May 20, 2009
This week's Appeals Court decision on White House e-mails is a reminder that there is still a vast gulf between the glittering promises of open government President Obama made his first day in office and performance where it counts.
"The appeals court in Washington ruled that the White House Office of Administration is not an agency subject to the Freedom of Information Act," the Associated Press' Nedra Pickler wrote, "allowing the White House to keep secret documents about an e-mail system that has been plagued with problems."
It was just one of many missed opportunities for the administration to make good on its declarations that it would foster government transparency.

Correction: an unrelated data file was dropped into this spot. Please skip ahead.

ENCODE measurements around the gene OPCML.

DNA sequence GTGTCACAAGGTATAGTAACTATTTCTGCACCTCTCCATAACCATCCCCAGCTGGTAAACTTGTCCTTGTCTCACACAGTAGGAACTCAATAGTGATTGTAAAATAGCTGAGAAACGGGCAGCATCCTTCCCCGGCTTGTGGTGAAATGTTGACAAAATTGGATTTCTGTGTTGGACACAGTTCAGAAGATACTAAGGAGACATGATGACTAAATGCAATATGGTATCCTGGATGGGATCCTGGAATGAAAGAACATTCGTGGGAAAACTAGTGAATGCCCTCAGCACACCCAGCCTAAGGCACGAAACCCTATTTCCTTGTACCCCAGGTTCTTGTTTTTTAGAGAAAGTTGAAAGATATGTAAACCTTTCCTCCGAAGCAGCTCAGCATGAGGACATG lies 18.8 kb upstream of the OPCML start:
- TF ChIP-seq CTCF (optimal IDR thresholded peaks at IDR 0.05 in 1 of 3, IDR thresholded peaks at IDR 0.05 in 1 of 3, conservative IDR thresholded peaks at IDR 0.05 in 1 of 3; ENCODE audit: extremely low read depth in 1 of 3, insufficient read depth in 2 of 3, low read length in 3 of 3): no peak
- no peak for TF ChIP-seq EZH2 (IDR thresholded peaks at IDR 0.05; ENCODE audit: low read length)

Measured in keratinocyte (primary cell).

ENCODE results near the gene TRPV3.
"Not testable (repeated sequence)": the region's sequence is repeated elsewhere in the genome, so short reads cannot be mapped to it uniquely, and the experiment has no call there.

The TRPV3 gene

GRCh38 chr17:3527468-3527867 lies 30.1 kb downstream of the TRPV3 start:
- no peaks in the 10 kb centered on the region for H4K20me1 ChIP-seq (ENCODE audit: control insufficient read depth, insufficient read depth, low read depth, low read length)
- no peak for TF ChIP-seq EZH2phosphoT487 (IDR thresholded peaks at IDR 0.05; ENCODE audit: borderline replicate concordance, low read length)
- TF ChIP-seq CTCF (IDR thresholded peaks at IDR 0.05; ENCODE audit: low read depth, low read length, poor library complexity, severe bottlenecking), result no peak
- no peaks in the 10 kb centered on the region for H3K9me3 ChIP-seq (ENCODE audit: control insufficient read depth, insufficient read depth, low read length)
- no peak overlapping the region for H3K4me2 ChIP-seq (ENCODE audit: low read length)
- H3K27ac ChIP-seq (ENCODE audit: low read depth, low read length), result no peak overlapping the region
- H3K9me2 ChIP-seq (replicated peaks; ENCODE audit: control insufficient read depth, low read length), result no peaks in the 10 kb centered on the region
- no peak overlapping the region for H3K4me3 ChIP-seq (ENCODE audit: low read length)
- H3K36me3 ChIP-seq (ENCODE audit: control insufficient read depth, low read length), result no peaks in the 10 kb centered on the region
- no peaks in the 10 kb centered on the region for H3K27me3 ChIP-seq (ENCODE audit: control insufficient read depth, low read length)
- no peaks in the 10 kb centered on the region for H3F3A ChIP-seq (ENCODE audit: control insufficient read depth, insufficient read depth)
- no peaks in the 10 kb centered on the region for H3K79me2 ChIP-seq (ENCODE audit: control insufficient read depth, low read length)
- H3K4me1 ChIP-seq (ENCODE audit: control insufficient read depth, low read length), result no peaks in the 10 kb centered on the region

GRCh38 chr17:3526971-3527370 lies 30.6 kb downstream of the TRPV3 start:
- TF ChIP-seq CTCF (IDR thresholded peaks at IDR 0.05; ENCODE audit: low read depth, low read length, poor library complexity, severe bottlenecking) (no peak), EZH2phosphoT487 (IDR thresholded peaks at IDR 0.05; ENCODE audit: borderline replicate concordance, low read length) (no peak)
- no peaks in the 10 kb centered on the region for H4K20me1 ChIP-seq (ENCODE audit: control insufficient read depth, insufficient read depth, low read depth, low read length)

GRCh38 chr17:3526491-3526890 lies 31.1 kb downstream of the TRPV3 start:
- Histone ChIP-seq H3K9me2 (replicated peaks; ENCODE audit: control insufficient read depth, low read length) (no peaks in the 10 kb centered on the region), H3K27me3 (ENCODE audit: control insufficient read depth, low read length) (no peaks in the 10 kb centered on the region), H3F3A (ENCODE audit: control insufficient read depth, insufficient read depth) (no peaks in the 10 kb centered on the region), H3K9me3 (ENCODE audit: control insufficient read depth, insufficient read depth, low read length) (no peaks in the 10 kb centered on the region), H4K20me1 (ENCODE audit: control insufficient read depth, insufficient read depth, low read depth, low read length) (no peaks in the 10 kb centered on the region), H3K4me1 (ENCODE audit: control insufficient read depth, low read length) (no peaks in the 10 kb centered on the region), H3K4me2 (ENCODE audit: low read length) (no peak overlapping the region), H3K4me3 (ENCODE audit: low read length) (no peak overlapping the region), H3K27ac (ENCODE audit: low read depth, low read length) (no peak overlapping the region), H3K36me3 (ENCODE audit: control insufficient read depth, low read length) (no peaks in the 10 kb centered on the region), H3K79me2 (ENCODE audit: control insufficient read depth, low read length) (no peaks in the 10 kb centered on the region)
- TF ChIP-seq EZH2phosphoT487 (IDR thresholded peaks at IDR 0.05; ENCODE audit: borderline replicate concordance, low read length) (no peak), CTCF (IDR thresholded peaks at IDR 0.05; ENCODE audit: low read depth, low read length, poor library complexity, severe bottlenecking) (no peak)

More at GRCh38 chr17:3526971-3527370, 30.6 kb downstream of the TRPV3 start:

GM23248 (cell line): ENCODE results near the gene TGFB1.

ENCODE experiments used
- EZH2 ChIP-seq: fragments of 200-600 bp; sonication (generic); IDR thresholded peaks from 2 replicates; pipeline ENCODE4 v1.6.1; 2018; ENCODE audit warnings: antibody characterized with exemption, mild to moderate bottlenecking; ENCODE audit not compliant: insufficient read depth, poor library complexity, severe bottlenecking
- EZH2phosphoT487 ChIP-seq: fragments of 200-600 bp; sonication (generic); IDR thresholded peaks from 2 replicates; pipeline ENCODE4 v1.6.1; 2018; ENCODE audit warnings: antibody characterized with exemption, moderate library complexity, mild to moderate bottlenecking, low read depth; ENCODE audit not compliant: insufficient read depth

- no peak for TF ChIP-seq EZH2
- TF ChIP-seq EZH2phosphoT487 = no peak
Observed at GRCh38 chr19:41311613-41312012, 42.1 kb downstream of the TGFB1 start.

Several watchdog groups evaluated the Obama administration's performance in the First Amendment and openness arena after its first 100 days, and gave it decidedly mixed grades.
The coalition known as the "21st Century Right-To-Know Agenda" found that many federal agencies were still dragging their feet in carrying out Obama's openness and FOIA decrees. The groups found that the administration had not made clear progress in cutting through the burgeoning secrecy stamps known as "Controlled Unclassified Information" (CUI). Many of these Bush-era secrecy stamps lack any foundation in statute and they especially impact the subjects environmental reporters cover.